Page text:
The dry, scaly, and painful patches of skin typical of psoriasis afflict nearly 7.5 million Americans. This uncomfortable, chronic skin condition is most likely to develop on the joints, face, neck, trunk, arms, hands, feet, and scalp. Although a cure remains elusive, treatments are available to manage the symptoms.
At first glance, some might assume that psoriasis is a minor dermatology-related health concern or perhaps even consider it a low priority. However, this disease can have a major impact on quality of life. In addition, nearly one-third of those with the skin ailment of psoriasis go on to develop psoriatic arthritis which adds to the quality of life challenges for patients.
In psoriasis, the immune system creates havoc when skin cells mature too quickly (in days rather than weeks), which leaves the body with layers of excess skin piled on the skin’s surface in itchy and uncomfortable patches. There is a genetic component to the disease; while stress, infections, certain medications, and sunlight can also contribute.
And now here’s where things can get very serious with psoriasis. A new report that reviewed information from 330,207 patients with psoriasis (and even more people without the disease) finds that those with psoriasis are more likely to consider suicide than those without this skin condition. This increased risk of suicidal ideation also came with an increased risk of attempted and/or completed suicide. Those at younger ages were at the greatest risk. There was also a correlation with disease severity.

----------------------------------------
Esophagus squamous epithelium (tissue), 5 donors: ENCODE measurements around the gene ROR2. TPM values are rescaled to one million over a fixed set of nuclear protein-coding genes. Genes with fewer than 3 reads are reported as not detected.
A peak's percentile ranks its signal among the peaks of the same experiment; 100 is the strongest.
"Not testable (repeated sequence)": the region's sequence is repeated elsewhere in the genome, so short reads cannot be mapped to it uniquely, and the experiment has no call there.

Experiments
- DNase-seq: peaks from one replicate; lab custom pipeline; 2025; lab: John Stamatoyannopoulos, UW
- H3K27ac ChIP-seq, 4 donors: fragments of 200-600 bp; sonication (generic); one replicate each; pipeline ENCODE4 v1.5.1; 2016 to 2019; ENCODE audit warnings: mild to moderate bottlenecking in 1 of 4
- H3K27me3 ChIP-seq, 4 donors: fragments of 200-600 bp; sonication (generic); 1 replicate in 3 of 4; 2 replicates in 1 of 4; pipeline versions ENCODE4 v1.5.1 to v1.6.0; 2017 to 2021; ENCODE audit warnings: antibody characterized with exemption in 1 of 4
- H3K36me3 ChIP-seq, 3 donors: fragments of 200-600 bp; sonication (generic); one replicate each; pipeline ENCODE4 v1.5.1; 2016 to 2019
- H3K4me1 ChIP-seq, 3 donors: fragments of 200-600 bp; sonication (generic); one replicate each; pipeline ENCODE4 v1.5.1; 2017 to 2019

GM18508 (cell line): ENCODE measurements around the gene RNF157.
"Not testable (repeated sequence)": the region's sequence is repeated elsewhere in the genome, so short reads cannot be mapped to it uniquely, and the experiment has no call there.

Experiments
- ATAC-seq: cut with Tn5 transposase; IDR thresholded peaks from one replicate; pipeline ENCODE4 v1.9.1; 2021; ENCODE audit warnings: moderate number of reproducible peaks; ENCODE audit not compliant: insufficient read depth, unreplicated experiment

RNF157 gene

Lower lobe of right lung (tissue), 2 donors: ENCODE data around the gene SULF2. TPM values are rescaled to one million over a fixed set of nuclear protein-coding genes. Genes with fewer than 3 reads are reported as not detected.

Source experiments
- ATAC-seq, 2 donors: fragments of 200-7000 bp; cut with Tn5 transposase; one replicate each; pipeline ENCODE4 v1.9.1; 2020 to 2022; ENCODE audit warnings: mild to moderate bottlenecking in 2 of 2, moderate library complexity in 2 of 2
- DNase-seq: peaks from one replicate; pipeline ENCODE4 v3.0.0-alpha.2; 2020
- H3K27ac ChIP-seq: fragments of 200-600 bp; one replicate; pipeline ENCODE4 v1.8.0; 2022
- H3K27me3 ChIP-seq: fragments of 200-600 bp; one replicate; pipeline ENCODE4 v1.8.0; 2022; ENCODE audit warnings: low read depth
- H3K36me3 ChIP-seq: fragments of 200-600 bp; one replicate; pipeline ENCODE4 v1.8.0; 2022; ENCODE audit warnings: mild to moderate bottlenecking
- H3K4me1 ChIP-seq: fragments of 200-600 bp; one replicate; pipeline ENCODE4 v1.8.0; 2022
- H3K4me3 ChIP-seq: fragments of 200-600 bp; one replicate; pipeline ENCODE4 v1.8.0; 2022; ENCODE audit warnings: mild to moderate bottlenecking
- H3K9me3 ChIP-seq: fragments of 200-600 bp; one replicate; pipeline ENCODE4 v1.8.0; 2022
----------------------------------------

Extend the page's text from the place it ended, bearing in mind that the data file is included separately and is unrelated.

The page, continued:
For this – and many other reasons, including it’s our mission to care for the specialty pharmacy medication needs of patients – our company takes psoriasis treatment seriously. BioPlus cares for psoriasis patients and aims to meet the medication needs of those with psoriasis. Even though it’s not technically a life-threatening disease, treating it can end up saving a life.
Richardson B. Meta-analysis ties psoriasis to suicide risk. Univadis August 18, 2017.